During World War I Ibn Sa'ud entered into a treaty with the British (December 1915), accepting protectorate status and agreeing to make war against Ibn Rashid, who was being supported by the Turks. But despite British arms and a subsidy of £5,000 a month from the British government (which continued until 1924) he was inactive until 1920, arguing that his subsidy was insufficient. During 1920-22, however, he marched against Ibn Rashid and extinguished Rashidi rule, doubling his own territory but without significantly increasing his meagre revenue.
The Ikhwan were also instrumental in securing the provinces ... Ha'il, in the north of the peninsula, along the borders of Transjordan and Iraq (1921).
Abd al Aziz restrained the Ikhwan and managed to direct them toward Hail, which they took easily in 1921. The Ikhwan went beyond Hail, however, and pushed into central Transjordan where they challenged Hussein's son, Abd Allah, whose rule the British were trying to establish after the war. At this point, Abd al Aziz again had to rein in his troops to avoid further problems with the British...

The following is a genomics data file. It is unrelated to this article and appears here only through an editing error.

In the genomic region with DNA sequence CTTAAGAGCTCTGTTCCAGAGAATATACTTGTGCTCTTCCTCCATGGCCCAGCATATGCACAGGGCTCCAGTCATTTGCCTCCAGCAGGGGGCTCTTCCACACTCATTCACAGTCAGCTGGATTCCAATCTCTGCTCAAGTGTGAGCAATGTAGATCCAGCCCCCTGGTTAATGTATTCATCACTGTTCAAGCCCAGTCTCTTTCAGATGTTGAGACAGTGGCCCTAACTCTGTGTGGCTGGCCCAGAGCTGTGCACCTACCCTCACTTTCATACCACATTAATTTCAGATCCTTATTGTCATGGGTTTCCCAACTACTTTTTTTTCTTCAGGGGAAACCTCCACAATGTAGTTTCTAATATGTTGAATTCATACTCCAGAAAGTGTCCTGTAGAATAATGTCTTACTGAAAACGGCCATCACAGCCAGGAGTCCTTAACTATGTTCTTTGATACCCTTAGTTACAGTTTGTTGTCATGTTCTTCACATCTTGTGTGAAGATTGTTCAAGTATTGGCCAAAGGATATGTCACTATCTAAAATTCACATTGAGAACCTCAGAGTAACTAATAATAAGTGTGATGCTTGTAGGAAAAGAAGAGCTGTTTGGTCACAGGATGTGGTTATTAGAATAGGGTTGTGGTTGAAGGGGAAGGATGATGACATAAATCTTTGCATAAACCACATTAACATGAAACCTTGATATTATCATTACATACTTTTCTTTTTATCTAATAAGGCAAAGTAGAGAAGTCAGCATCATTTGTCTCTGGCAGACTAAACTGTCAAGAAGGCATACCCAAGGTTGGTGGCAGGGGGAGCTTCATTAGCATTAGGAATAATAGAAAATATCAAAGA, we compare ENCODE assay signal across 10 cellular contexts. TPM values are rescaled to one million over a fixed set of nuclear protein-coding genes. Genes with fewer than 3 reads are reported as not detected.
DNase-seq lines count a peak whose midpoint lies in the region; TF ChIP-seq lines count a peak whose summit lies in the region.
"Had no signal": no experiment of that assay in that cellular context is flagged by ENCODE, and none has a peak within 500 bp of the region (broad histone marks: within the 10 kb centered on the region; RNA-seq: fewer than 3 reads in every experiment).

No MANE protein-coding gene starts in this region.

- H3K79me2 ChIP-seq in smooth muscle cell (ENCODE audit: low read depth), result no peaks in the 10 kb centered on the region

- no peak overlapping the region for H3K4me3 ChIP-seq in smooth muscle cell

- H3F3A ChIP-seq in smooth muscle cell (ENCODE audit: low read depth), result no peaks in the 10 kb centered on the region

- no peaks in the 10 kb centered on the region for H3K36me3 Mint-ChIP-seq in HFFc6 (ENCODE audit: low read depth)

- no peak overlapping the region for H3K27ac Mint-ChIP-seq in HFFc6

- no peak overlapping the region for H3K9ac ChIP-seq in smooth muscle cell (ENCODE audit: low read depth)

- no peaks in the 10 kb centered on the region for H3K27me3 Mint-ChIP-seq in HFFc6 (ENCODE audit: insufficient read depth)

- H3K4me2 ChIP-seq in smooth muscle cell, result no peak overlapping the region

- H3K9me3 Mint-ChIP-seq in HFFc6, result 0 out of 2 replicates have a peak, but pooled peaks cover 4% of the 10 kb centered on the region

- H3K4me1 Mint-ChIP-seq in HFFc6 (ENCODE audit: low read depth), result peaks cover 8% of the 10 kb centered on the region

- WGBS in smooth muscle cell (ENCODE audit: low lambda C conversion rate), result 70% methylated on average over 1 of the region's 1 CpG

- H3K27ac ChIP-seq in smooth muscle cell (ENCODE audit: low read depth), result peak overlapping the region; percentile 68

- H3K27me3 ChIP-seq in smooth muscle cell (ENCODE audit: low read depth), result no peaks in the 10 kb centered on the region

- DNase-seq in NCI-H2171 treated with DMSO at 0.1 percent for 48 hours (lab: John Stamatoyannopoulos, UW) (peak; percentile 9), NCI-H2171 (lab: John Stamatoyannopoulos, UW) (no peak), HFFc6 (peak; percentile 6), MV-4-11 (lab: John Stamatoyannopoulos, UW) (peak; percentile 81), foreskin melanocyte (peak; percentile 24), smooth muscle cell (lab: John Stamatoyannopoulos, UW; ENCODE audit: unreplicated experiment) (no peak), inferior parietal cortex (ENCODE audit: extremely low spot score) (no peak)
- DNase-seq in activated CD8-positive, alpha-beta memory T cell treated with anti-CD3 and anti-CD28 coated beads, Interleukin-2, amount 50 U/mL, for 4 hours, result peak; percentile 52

He sent the Ikhwan against the Al Rashid stronghold at Hail, which was captured with little difficulty in 1921.
In 1921 Ibn Sa'ud defeated the forces of Muhammad ibn Talal, the last Rashidi emir, and annexed the whole of northern Arabia, occupying Al-Jawf and Wadi As-Sirhan in the following year.